Until April 3, 2018 when the New York Court of Appeals handed down Rodriguez v. City of New York, it was well-established law in personal injury litigation in New York that a plaintiff was not entitled to summary judgment if he could not make a prima facie showing he was free of comparative negligence.
The sharply divided Rodriguez court, overturning precedent, held in a controversial 4-3 decision that requiring a plaintiff to make such a showing is inconsistent with Article 14-A of the CPLR, which codified the State’s comparative negligence principles. From now on, a plaintiff responsible for 99 percent of culpability may have an opportunity to prevail on a motion for partial summary judgment. This decision is likely to generate years of appellate advocacy addressing how to maintain an even playing field in the courtroom. In the meantime, we can expect a great deal more summary judgment motion practice in personal injury practice, particularly in the insurance defense world.
The Court of Appeals emphasized that, in this brave new world, New York juries will still be tasked with considering the plaintiff’s and defendant’s culpability together. In cases where partial summary judgment has been granted, the court directed New York trial courts to eliminate two of five questions that have always been directed to the jury prior to deliberations. In cases in which the plaintiff has obtained partial summary judgment on liability, courts will no longer ask juries to consider: (1) whether the defendant was negligent? and (2) whether defendant’s negligence was a substantial factor in causing the injury or the accident? Instead, with defendant’s liability already established as a matter of law, the jury will be asked: (1) whether plaintiff was negligent? (2) whether plaintiff’s negligence was a substantial factor in causing (his or her) own injuries? and (3) what was the percentage of fault of the defendant and what was the percentage of fault of the plaintiff?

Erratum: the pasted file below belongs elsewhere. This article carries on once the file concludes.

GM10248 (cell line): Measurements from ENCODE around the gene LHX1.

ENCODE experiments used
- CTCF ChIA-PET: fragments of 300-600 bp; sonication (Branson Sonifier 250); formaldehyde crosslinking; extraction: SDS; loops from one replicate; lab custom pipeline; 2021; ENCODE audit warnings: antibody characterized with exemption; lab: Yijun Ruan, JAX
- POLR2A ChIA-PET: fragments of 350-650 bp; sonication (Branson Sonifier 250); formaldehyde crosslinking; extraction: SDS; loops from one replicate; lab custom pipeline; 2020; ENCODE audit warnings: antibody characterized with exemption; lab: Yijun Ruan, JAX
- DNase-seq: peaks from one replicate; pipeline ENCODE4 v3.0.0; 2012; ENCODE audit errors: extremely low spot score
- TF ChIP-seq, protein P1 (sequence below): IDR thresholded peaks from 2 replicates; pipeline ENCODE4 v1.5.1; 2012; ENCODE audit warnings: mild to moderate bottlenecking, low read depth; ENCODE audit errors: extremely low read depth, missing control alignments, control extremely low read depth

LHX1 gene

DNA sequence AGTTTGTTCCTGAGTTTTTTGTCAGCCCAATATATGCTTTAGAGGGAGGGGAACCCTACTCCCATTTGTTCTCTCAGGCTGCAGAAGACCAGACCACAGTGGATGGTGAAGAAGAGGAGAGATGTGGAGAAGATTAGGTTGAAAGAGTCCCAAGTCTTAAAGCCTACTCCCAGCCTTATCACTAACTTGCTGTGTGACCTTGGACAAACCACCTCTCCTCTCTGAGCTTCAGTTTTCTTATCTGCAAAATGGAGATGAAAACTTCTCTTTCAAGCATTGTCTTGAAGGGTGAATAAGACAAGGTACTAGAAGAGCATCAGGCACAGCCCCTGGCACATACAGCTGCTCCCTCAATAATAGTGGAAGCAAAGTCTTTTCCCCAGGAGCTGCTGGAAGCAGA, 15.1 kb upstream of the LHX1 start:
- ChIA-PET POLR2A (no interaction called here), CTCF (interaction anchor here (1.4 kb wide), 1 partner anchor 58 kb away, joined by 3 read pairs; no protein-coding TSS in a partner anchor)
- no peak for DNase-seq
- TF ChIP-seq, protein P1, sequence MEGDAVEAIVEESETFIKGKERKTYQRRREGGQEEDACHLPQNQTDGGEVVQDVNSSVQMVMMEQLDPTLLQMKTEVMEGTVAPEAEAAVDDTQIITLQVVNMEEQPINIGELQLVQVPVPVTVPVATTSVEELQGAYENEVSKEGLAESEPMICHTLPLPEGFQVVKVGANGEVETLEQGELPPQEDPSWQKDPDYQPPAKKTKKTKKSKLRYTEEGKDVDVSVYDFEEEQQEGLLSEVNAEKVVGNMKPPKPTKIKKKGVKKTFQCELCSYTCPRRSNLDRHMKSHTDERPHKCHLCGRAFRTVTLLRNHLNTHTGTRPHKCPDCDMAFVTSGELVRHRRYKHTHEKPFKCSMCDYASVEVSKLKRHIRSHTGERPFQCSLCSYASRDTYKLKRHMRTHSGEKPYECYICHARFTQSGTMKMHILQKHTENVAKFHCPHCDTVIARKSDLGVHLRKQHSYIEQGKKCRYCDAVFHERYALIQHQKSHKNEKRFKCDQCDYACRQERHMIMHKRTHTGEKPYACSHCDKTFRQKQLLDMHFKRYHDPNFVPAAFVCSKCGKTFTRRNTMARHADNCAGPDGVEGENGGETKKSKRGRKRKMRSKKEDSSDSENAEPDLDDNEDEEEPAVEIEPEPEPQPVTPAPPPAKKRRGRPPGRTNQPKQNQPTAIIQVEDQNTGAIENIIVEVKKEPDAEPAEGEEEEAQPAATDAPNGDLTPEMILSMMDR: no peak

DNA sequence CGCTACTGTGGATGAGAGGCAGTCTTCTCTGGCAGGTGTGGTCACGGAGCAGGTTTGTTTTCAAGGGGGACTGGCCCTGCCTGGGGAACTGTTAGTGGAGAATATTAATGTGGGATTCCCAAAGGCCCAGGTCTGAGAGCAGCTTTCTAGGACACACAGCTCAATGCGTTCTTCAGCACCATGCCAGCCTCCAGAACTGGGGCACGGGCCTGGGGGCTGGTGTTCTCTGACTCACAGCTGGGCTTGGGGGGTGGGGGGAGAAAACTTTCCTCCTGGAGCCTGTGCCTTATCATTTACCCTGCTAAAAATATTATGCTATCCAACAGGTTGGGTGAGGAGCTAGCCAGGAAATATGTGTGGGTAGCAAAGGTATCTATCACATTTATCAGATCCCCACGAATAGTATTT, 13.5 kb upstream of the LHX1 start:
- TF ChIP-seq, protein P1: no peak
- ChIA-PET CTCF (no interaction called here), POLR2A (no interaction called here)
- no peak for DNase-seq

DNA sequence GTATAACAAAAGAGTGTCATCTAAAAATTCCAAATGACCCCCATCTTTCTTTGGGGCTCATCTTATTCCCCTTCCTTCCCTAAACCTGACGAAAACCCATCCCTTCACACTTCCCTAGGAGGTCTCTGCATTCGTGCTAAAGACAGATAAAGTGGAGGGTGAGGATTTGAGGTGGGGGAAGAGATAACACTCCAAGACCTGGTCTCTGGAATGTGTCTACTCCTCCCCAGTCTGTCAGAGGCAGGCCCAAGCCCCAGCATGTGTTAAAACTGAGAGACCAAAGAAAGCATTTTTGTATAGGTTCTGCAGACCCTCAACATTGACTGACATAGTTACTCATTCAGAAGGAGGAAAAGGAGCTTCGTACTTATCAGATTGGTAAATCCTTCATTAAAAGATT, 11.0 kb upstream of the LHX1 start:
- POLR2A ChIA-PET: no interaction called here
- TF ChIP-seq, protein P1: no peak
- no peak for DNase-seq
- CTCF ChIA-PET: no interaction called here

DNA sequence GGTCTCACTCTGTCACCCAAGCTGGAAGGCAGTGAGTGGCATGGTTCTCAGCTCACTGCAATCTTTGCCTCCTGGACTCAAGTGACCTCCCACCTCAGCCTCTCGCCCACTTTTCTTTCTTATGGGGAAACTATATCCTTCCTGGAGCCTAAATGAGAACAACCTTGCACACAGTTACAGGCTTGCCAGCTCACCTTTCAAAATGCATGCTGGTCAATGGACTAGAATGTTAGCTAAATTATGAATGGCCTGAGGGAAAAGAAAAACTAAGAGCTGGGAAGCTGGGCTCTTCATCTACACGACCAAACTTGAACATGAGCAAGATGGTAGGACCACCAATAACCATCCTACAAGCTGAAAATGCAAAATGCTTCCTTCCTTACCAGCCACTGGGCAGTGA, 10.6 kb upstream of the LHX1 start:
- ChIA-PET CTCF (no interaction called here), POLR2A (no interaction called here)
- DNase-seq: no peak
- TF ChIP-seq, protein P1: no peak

The facts of Rodriguez suggest that the plaintiff had a reasonably strong case. Rodriguez was employed by the Department of Sanitation in a garage. He was injured while “outfitting” garbage trucks with tire chains and plows to enable them to clear the streets of snow and ice. While the snowstorm was raging, a co-employee of plaintiff is alleged to have been negligent in guiding the driver of the garbage truck back into the garage. The garbage truck the co-worker was guiding skidded and crashed into a parked car, which propelled into plaintiff causing serious injury. The trial court denied the motion for summary judgment and the First Department affirmed.
The court rejected the defendant’s contention that comparative fault should be considered a liability defense. As the Court of Appeals pointed out, “Comparative negligence is not a defense to the cause of action of negligence, because it is not a defense to any element (duty, breach, causation) of plaintiff’s prima facie cause of action for negligence, and as CPLR 1411 plainly states, is not a bar to plaintiff’s recovery, but rather a diminishment of the amount of damages.”